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Global Practices

Heartbleed

The Heartbleed Headache and Communicating About Security Issues

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By now you have probably heard about Heartbleed, a security vulnerability publically disclosed this week that affects vast numbers of websites, mobile apps and online services across the web. To recap, a version of the OpenSSL protocol, which is used widely to encrypt and securely transfer information over the Internet, was potentially exposing this typically secure traffic and related data including everything from usernames and passwords to personal information from website users.

The ubiquitous nature of the potential threat, combined with some very smart communications by the folks that found it, has created a media firestorm and significant concern by users and affected companies trying to figure out how to respond.

Here are four key considerations for communicators when dealing with Heartbleed.

  1. Understand the extent of the exposure. The ability to communicate about security issues is largely dictated by first understanding basic technical details about the vulnerability and what the risk it is to customers. In the case of an Internet-wide issue like Heartbleed, the potential exposure is significant and should be considered a critical vulnerability.
  2. Work immediately to fix the issue. In the case of Heartbleed, where a patch to the issue exists, it’s important for companies to fix the issue before communicating if possible. This approach allows communications to be more focused on resolution versus mitigation, which is a much better message. This will be more difficult for hardware makers versus web companies as updating software is much different in this environment. However, generally Heartbleed is the exception versus the rule as many major vulnerabilities are announced before a fix is available, leading to the need for much more nuanced statements.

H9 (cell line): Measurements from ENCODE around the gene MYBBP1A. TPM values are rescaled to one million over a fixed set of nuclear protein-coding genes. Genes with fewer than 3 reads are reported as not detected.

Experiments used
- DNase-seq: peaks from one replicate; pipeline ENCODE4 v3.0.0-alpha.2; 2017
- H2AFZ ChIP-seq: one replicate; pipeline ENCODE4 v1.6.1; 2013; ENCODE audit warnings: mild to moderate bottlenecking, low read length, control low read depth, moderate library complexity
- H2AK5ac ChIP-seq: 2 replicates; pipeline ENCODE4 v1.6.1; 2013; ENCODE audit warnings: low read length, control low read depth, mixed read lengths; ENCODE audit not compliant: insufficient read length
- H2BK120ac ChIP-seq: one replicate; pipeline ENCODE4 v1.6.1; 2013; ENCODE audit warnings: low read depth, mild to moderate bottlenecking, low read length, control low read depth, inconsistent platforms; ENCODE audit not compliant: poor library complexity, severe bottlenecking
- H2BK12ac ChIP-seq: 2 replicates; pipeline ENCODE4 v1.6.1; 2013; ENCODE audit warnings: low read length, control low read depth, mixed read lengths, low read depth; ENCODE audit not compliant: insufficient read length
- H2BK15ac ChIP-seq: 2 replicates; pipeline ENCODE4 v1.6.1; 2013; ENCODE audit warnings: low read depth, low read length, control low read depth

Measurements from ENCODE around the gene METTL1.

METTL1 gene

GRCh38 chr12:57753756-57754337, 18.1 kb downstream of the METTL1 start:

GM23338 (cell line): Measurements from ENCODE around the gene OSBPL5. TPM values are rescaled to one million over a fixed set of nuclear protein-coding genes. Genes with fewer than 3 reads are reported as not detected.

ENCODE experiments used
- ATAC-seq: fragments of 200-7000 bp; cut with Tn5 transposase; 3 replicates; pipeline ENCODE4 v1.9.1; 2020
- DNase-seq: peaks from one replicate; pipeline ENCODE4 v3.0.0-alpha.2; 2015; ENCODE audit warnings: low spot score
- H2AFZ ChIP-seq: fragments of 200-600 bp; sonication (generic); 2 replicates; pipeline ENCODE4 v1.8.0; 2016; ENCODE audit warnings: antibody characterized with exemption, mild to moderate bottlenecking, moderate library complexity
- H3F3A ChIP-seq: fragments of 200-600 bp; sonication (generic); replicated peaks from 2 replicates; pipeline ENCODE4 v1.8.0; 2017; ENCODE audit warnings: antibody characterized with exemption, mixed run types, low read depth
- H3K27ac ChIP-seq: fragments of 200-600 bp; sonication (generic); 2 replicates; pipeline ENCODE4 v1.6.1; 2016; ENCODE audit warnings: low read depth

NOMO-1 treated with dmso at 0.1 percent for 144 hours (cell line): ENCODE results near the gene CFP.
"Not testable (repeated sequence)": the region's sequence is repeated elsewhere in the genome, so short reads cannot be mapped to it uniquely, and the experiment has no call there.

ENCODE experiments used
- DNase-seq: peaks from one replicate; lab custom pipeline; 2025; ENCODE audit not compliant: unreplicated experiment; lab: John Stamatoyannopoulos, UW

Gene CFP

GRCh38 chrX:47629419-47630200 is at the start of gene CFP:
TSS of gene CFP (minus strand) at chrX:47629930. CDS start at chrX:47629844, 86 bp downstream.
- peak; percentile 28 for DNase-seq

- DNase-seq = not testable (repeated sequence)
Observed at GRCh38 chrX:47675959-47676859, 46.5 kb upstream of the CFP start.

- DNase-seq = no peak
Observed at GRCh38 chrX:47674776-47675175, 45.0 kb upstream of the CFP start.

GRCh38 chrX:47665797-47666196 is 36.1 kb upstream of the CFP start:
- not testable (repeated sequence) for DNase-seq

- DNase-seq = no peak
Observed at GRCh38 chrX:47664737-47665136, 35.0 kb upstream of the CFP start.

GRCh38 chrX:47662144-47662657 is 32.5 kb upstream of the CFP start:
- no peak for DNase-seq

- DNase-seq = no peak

3. Focus on protecting and communicating to customers. If Heartbleed affects an organization, they have a duty to notify customers about how to protect themselves. In this case that means encouraging (or requiring) people to reset their passwords and be on the lookout for phishing scams.
  4. Be careful of absolute statements. Security issues are typically quite complex and often include a few twists. When communicating about them, it’s typically much more effective to outline steps being taken to resolve the issue and resist to the temptation to claim absolute victory.

I suspect we will hear much more about Heartbleed affecting even more systems and companies in the coming days, and it will be interesting to see how companies respond. While no two security issues are the same, these concepts can serve as a starting point in addressing other issues.

Leigh Nakanishi is a vice president in the Corporate and Public Affairs practices, working out of Seattle.

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